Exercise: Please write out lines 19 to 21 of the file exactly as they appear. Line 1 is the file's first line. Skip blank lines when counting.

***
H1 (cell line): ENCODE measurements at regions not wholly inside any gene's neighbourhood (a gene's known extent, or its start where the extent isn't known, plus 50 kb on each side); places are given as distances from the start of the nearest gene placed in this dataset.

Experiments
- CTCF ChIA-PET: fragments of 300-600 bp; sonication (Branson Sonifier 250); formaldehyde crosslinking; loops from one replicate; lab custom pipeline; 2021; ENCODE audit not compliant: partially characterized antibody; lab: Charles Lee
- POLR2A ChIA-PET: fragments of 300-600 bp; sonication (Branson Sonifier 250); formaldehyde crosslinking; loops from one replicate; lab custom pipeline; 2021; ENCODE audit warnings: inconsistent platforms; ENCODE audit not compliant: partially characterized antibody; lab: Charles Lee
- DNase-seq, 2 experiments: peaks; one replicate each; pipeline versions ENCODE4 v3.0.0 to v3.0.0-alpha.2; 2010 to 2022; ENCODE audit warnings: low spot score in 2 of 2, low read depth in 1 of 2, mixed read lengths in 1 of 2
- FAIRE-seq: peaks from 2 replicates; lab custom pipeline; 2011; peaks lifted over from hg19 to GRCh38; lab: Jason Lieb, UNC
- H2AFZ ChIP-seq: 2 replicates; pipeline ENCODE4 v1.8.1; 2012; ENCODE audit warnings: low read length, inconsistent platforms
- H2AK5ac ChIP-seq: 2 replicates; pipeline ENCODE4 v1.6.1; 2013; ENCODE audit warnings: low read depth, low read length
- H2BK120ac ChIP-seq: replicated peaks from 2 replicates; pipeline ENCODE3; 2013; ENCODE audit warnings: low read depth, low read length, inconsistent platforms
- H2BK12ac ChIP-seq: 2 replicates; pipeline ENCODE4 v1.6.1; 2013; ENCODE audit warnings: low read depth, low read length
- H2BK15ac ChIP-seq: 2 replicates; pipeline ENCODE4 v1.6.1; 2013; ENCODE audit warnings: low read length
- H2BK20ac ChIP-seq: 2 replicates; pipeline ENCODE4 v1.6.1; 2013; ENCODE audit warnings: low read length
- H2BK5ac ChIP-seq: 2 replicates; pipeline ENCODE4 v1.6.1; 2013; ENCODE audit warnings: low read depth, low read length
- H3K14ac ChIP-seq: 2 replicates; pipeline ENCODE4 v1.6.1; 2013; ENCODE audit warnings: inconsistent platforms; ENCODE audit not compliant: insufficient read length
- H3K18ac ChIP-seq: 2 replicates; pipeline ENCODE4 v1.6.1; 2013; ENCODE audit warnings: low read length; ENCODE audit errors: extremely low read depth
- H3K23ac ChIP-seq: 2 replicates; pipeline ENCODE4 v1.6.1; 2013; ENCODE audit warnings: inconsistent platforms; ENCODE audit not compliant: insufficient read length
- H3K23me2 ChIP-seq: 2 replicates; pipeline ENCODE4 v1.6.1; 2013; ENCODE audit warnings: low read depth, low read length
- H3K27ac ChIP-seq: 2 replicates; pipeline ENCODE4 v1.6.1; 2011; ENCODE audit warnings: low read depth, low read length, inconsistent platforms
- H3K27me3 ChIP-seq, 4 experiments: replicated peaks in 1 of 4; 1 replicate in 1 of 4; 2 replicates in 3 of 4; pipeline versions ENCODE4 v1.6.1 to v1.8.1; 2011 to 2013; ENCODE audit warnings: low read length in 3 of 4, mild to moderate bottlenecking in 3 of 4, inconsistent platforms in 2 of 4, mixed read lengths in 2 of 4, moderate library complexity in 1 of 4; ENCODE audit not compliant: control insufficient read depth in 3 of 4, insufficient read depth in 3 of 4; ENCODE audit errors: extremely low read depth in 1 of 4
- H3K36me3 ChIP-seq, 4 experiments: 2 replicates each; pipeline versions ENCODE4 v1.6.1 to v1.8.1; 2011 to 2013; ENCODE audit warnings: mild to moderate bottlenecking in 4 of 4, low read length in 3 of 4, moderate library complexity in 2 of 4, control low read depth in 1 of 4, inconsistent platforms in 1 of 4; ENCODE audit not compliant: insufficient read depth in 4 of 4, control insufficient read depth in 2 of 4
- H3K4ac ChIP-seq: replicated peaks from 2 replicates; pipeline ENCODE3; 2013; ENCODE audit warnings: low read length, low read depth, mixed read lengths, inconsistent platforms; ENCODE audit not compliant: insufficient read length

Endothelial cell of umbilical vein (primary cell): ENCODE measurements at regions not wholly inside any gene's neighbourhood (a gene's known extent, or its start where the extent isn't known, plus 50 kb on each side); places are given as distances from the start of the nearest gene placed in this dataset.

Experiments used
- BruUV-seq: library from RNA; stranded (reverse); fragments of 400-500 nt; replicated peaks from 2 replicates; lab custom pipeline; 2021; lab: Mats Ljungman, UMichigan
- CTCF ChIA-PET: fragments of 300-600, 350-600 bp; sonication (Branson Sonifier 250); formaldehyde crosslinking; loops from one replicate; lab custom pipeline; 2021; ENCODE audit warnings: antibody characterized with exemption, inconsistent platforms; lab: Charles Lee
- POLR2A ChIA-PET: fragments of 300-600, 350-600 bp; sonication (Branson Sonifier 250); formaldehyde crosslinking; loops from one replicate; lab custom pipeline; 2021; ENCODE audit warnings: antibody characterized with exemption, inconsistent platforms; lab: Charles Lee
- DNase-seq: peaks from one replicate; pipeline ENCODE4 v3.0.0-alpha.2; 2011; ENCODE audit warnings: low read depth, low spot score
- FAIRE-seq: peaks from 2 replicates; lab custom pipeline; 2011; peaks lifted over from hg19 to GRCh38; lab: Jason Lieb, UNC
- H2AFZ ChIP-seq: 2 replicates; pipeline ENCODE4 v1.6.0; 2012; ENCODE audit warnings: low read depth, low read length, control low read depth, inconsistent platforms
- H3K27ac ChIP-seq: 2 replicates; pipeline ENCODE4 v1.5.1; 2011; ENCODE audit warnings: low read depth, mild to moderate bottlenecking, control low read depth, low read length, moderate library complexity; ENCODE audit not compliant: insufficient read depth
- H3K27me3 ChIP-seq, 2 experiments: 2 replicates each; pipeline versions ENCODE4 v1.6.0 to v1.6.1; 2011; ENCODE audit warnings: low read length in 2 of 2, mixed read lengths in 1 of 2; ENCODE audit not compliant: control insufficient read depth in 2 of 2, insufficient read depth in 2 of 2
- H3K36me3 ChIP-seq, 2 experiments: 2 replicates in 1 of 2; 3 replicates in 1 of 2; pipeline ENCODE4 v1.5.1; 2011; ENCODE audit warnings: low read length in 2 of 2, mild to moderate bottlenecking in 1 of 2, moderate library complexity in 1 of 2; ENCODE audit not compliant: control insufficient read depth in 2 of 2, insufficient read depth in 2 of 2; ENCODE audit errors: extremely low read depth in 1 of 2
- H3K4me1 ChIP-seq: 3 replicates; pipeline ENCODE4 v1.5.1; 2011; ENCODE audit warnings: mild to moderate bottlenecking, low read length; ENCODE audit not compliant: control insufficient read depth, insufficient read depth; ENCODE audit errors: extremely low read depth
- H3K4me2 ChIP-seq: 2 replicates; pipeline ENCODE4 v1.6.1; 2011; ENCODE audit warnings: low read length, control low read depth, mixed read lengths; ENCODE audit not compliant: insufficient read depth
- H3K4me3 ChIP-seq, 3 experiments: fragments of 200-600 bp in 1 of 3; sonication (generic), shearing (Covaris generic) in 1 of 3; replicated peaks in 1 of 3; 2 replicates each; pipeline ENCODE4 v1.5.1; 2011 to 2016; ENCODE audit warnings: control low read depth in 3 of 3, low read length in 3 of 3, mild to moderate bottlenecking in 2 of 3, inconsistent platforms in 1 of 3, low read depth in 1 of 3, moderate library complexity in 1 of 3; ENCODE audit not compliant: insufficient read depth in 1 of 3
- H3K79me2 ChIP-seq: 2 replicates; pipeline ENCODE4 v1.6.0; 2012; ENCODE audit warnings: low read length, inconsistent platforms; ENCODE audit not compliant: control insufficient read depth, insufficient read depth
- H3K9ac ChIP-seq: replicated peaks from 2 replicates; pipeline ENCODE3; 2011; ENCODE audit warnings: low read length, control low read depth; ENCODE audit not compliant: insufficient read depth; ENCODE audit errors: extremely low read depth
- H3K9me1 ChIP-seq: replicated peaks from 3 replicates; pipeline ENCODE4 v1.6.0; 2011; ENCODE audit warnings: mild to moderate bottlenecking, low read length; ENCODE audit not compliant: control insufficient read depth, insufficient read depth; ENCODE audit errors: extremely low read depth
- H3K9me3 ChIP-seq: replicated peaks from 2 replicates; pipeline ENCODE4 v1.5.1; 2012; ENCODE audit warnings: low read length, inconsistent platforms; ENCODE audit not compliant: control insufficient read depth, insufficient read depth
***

- H3K27me3 ChIP-seq, 4 experiments: replicated peaks in 1 of 4; 1 replicate in 1 of 4; 2 replicates in 3 of 4; pipeline versions ENCODE4 v1.6.1 to v1.8.1; 2011 to 2013; ENCODE audit warnings: low read length in 3 of 4, mild to moderate bottlenecking in 3 of 4, inconsistent platforms in 2 of 4, mixed read lengths in 2 of 4, moderate library complexity in 1 of 4; ENCODE audit not compliant: control insufficient read depth in 3 of 4, insufficient read depth in 3 of 4; ENCODE audit errors: extremely low read depth in 1 of 4
- H3K36me3 ChIP-seq, 4 experiments: 2 replicates each; pipeline versions ENCODE4 v1.6.1 to v1.8.1; 2011 to 2013; ENCODE audit warnings: mild to moderate bottlenecking in 4 of 4, low read length in 3 of 4, moderate library complexity in 2 of 4, control low read depth in 1 of 4, inconsistent platforms in 1 of 4; ENCODE audit not compliant: insufficient read depth in 4 of 4, control insufficient read depth in 2 of 4
- H3K4ac ChIP-seq: replicated peaks from 2 replicates; pipeline ENCODE3; 2013; ENCODE audit warnings: low read length, low read depth, mixed read lengths, inconsistent platforms; ENCODE audit not compliant: insufficient read length